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Advanced command line parser class for .NET

, 8 Sep 2010
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The article presents a flexible command line parser with support for both Windows and Unix style arguments format.

Introduction

While I was working on the docking framework DocktorUI library, I felt a part of the code, though useful in some cases, was really old and completely off the scope of the project and didn't fit quite right with the rest. So I decided to remove it, but again, because I considered it could be of use to some people, instead of throwing it away, it would have been better to make it available to those few people. The code was made of a set of C# classes used for a general application startup control. A few classes were aimed at IPC (inter-process communication) through the usage of Windows named pipes, plus another class which is instead dedicated to parsing Windows or Unix style command lines. I decided to only provide the latter, as Named Pipes are now handled by .NET 3.5, thus making my IPC code more or less obsolete.

Background

I know there are other options around offering similar functionality. I'm not pretending to assume this is any better or more complete, nor does it introduce anything new I guess. I haven't checked the others so I couldn't even tell. I already had this code, so I'm just making it public. Hopefully, it will be of use to somebody.

Using the code

The CommandLine class allows an application to have intricate command line parsing built-in. Keep in mind that this code hasn't really been used in production, so it could have a few flaws. The class is pretty straightforward to use, plus it's heavily commented.

CommandLine cmdLine = new CommandLine(args);
String arg = cmdLine["name"];

I think the code is pretty self-explanatory. You can instantiate the class with a list of parameters or a string containing the entire command line. The parsing is done in-line using grammatic analysis, similar to how a generated lexer would do it. This makes it easier to add/change functionality, at least in my opinion. There's also a draft of an equivalent grammar in the comments. Although this is just a guideline model, it hasn't actually been used to generate the parsing code. Here is the mentioned grammar:

/// Grammar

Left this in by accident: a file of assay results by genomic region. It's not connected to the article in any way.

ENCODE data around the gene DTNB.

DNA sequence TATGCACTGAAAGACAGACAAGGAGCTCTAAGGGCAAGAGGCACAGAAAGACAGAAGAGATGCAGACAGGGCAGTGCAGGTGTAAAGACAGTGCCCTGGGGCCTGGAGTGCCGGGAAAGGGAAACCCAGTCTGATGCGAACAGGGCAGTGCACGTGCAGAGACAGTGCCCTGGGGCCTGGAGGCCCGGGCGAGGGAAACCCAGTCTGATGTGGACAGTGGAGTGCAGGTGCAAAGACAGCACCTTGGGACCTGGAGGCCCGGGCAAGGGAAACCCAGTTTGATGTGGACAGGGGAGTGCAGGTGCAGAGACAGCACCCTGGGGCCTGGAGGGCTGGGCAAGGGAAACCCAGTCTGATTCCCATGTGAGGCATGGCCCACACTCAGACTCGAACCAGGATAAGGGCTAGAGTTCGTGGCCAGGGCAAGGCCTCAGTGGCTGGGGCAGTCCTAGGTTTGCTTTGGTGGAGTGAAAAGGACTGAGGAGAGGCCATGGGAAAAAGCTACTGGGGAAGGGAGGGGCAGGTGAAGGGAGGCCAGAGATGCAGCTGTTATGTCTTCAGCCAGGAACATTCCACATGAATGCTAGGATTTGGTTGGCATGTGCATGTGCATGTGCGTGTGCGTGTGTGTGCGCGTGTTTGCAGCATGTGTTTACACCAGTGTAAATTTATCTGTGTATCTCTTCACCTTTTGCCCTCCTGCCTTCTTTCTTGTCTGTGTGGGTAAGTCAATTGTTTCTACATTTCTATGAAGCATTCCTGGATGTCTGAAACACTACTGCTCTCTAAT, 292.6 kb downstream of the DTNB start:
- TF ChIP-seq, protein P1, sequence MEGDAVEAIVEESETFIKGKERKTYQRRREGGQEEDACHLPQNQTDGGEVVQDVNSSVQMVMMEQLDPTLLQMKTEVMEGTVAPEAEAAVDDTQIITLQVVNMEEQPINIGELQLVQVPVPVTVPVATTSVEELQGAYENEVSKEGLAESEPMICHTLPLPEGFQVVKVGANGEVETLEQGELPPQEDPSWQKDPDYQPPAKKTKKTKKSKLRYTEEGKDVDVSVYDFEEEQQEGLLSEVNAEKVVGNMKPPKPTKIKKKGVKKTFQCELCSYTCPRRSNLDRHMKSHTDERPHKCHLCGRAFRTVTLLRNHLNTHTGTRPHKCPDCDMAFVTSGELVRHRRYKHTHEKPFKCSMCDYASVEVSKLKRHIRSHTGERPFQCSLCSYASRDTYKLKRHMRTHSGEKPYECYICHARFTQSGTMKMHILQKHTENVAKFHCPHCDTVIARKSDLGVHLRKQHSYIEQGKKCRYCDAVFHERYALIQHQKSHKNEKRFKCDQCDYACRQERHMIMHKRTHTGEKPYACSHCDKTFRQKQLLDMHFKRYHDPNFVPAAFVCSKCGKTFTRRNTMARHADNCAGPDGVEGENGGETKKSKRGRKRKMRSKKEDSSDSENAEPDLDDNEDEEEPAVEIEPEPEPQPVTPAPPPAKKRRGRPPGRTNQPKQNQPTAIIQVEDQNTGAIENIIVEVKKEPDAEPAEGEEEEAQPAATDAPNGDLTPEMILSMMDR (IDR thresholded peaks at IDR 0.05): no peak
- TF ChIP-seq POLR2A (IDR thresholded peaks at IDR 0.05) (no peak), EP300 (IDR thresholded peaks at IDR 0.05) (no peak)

/// 
/// parameters : parameter*
///            ;
/// 
/// parameter : '/' parameter-struct
///           | '--' parameter-struct
///           | '-' parameter-struct
///           ;
/// 
/// parameter-struct : parameter-name (parameter-separator parameter-value)? ;
/// 
/// parameter-name : parameter-name-char+ ;
/// 
/// parameter-separator : ':'
///                     | '='
///                     | ' '
///                     ;
/// 
/// parameter-value : '\'' (ANY LESS '\'')* '\''
///                 | '"' (ANY LESS '"')* '"'
///                 | (parameter-value-first-char parameter-value-char*)?
///                 ;
/// 
/// parameter-name-char : ANY LESS ' ', ':', '=' ;
/// 
/// parameter-value-first-char : ANY LESS ' ', '/', ':', '=' ;
/// 
/// parameter-value-char : ANY LESS ' ' ;
/// 
/// 
/// Matches:
/// 
/// Application.exe /new /parm: "A parameter can be '/parm: 
///     '/value:''" /parm2: value2 /parm3: "value3: 'the value'"

Here's the complete demo application code that can probably make it even more clear on the features offered by the class:

using System;
using System.Collections.Generic;
using System.Text;
using StartUp;

namespace CommandLineDemo
{
    class Program
    {
        static void Main(string[] args)
        {
            CommandLine cmdLine = new CommandLine(args);

            PrintCommandLine(cmdLine);

            Console.WriteLine("Insert Command Line to parse or Return to exit.");

            String cmd = Console.ReadLine();

            while (!String.IsNullOrEmpty(cmd))
            {
                cmdLine.ParametersString = cmd;

                PrintCommandLine(cmdLine);

                cmd = Console.ReadLine();
            }
        }

        static void PrintCommandLine(CommandLine cmdLine)
        {
            String cmd = cmdLine.ParametersString;
            IDictionary<String, String> args = cmdLine.Parameters;

            if (!String.IsNullOrEmpty(cmd))
            {
                if (cmdLine.Success)
                {
                    Console.WriteLine("Command Line parsed successfully. Result:");

                    foreach (String key in args.Keys)
                    {
                        Console.WriteLine("\"{0}\" => \"{1}\"", key, args[key]);
                    }
                }
                else
                {
                    Console.WriteLine("Error while parsing Command Line. " + 
                                      "Position marked with <---:");
                    int offset = cmdLine.ErrorOffset + 1;
                    Console.WriteLine("{0}<---{1}", 
                            cmd.Substring(0, offset), cmd.Substring(offset));
                }
            }
        }
    }
}

Conclusions

I'd like to conclude by repeating the sort-of disclaimer above: I know there's been already other solutions offering the same functionality. Mine doesn't necessarily add anything new or better. I just wanted to share this old code that I had. That being said, I hope you find it somehow useful or interesting.

License

This article, along with any associated source code and files, is licensed under The Code Project Open License (CPOL)

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About the Author

Elia Sarti
Synved Ltd.
Ireland Ireland

Comments and Discussions

 
GeneralVery Nice PinmemberTL Wallace9-Sep-10 10:20 

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